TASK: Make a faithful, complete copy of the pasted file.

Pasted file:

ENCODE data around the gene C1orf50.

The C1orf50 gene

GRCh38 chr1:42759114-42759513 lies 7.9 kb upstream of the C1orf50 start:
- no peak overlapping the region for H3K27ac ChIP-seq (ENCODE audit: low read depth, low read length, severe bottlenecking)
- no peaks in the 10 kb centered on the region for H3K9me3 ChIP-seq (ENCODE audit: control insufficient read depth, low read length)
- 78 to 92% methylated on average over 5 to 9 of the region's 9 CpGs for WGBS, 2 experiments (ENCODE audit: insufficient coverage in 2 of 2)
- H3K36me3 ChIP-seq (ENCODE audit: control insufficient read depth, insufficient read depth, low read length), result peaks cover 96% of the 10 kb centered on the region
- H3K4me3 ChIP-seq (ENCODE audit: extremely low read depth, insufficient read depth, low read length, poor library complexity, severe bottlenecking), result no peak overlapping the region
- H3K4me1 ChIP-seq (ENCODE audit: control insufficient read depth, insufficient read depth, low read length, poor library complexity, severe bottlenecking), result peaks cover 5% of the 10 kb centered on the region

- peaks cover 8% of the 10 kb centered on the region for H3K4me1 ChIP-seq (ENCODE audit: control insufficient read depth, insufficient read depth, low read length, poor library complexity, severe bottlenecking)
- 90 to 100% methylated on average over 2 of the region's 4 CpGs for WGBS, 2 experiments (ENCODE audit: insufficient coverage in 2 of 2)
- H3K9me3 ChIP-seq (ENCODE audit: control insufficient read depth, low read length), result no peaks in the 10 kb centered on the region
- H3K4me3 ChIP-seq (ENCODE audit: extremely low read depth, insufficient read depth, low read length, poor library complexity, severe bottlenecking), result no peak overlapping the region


ENCODE data around the gene C1orf50.

The C1orf50 gene

GRCh38 chr1:42759114-42759513 lies 7.9 kb upstream of the C1orf50 start:
- no peak overlapping the region for H3K27ac ChIP-seq (ENCODE audit: low read depth, low read length, severe bottlenecking)
- no peaks in the 10 kb centered on the region for H3K9me3 ChIP-seq (ENCODE audit: control insufficient read depth, low read length)
- 78 to 92% methylated on average over 5 to 9 of the region's 9 CpGs for WGBS, 2 experiments (ENCODE audit: insufficient coverage in 2 of 2)
- H3K36me3 ChIP-seq (ENCODE audit: control insufficient read depth, insufficient read depth, low read length), result peaks cover 96% of the 10 kb centered on the region
- H3K4me3 ChIP-seq (ENCODE audit: extremely low read depth, insufficient read depth, low read length, poor library complexity, severe bottlenecking), result no peak overlapping the region
- H3K4me1 ChIP-seq (ENCODE audit: control insufficient read depth, insufficient read depth, low read length, poor library complexity, severe bottlenecking), result peaks cover 5% of the 10 kb centered on the region

- peaks cover 8% of the 10 kb centered on the region for H3K4me1 ChIP-seq (ENCODE audit: control insufficient read depth, insufficient read depth, low read length, poor library complexity, severe bottlenecking)
- 90 to 100% methylated on average over 2 of the region's 4 CpGs for WGBS, 2 experiments (ENCODE audit: insufficient coverage in 2 of 2)
- H3K9me3 ChIP-seq (ENCODE audit: control insufficient read depth, low read length), result no peaks in the 10 kb centered on the region
- H3K4me3 ChIP-seq (ENCODE audit: extremely low read depth, insufficient read depth, low read length, poor library complexity, severe bottlenecking), result no peak overlapping the region